I would have posted this yesterday but had a technical hitch.
So, yesterday was St George’s Day, and I was reminded of this rather wonderful sculpture on the front of an impressive building less than a mile from me in Southwest London. Formerly the Royal Victoria Patriotic Asylum for Girls, it was built by Prince Albert’s Royal Patriotic Fund for the “Education and Training of three hundred Orphan Daughters of Soldiers, Seamen and Marines who perished in the Russian War, and for those who hereafter may require like succour.”
Quite a number of Light Brigade orphans were sent here, including the daughters of William Bassett, 11th Hussars, Joseph Moore, 13th Light Dragoons Thomas Soames, 13th Light Dragoons, Richard Dollard, 17th Lancers, and George Flowers, 17th Lancers.
The architect was Major Rhode Hawkins, working in an overtly medievalist style. The foundation stone was laid by Queen Victoria on 11th July 1857 and the first phase was completed in 1858. The result was judged to be ‘bold, picturesque and effective’ by The Building News (8 October 1858). The first inmates were received on 1 July 1859.
An early “artist’s impression” of the building when work began in 1857 features not a sculpture but a clock. I haven’t been able to find out when or why the decision was made to substitute St George, or indeed who made the sculpture, but it was a striking choice.
St George was an obvious choice of image for this “Patriotic” asylum for girls whose fathers had only recently died in the Crimean War – after all, as England’s patron soldier-saint, his martial and chivalric virtues in defence of a maiden in distress were well-known. There is a long and deep royal connection (St George’s Chapel, Windsor; the Order of the Garter. And George also has multiple associations with the “East”: with his homeland, Turkey; with the Crusades to recapture Jerusalem; and possible even with the defeat of Russia, that dragon from the East.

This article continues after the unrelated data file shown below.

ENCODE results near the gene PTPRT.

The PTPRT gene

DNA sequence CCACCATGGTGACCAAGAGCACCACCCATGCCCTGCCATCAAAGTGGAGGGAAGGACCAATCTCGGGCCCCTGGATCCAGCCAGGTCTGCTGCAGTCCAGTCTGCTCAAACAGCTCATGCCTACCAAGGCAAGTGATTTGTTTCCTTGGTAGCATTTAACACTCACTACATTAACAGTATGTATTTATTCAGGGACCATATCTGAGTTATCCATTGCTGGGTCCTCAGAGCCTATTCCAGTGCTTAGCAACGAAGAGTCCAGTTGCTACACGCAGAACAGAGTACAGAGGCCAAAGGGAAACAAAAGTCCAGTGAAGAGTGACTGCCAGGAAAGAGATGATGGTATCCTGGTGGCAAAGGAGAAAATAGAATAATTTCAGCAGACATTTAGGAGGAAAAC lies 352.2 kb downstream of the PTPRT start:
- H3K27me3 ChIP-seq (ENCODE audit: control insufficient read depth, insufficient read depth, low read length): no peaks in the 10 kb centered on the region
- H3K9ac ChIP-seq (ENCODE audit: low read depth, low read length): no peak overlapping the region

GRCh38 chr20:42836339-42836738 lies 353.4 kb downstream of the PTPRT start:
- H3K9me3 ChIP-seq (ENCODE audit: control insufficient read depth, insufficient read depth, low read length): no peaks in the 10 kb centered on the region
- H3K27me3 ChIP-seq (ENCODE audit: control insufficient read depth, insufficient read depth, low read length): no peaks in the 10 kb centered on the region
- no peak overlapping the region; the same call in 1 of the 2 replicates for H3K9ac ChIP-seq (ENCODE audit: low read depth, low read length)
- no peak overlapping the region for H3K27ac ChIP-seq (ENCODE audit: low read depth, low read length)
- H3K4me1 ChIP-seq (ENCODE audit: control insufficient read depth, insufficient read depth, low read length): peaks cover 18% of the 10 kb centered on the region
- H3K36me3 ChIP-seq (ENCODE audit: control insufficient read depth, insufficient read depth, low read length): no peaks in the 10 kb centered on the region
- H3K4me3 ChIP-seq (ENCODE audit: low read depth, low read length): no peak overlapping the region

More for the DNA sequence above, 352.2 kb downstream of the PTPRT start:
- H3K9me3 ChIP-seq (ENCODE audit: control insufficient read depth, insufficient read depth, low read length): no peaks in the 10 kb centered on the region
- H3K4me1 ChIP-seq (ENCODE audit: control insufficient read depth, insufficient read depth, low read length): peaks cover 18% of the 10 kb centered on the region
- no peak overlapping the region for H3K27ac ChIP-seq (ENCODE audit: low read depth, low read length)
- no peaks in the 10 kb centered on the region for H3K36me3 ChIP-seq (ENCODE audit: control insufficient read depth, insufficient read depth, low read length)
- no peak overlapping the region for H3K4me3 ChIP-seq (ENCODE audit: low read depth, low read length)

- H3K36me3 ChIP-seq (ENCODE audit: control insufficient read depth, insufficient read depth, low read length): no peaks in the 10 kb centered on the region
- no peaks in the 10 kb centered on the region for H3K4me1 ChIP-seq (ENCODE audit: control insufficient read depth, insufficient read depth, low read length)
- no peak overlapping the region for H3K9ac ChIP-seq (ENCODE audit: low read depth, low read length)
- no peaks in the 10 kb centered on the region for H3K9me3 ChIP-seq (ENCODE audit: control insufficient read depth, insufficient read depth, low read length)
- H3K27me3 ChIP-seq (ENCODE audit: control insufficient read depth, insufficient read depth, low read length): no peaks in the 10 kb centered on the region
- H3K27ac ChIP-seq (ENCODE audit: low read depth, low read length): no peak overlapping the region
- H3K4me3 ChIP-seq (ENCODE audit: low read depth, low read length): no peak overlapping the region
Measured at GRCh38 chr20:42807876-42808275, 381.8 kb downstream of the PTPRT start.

In short, St George fits perfectly into the medievalist romanticism of the architecture. That said, the living conditions inside were no less “medieval”:
Life for the orphans was extremely harsh. Their work included pumping water by hand from an underground rainwater system in the rear courtyard up to the lead-lined slate water tanks in the towers. They had to launder all the clothes. Their heads were shaved to discourage head lice and they were made to assemble in the courtyards every morning to be hosed down with cold water. The patented warm air heating system failed to work. Fireplaces were added to the staff rooms but no heating was provided to the dormitories.
[http://www.rvpb.com/history.htm, accessed 23.1.2015)]
But is St George modelled on Cardigan? George is almost always portrayed young and clean-shaven, yet this St George is a mature, rather fatherly older man. Moreover, explicit references were indeed made just after the Charge to Cardigan as the inheritor of Richard I’s “lion heart”. (It was Richard who brought St George and his red cross back to Britain.) And of course it’s the trademark moustache that’s surely most suggestive.
But if is indeed Cardigan, shouldn’t St George be on horseback? This is indeed a little odd as almost all previous images (and there many) depict George mounted. But of course the Asylum would be taking girls not only from all regiments of the army, not just the cavalry, and also from the navy and marines. Surely depicting St George on horseback would have been both too obvious and too potentially divisive? (Besides, the erect St George fits the space better.) Anyway, many subsequent depictions of St George on war memorials (and there are any) after the First World War show him standing erect.
An even more persuasive objection is that Cardigan should have been the last to be chosen as a “father figure” to the girls. He himself had no legitimate children (hence his famous line when embarking on the Charge, “Here goes the last of the Brudenells”), only (according to his biographer John Sweetman writing in the DNB) a number of illegitimate ones. Undoubtedly brave in battle, he was, as Anglesey put it it, also “an insufferable cad… he behaved towards women like an insensitive, overbearing, over-rich, spoilt child.’ [A History of the British Cavalry, vol.2, p.109].
So not such a good “father figure”, then. Even at the age of 65, having fallen badly while hunting and thereafter suffering seizures, his “taste for flirtation hardly diminished…he seduced Sir William Leeson’s young wife, and in 1857 took as his mistress Adeline De Horsey” [Sweetman, DNB]. Cardigan was 60 and the glamorous Adeline Horsey de Horsey (you couldn’t make it up) was twenty-seven years his junior. But his reputation in 1857, while the building was going up, was still relatively intact.
Interestingly the couple themselves had a pronounced taste for medievalist sculpture – see their bizarre tomb at Deene Church (I have posted more images here).
I have yet to visit, but it would be good to know if there are any explicit references to St George.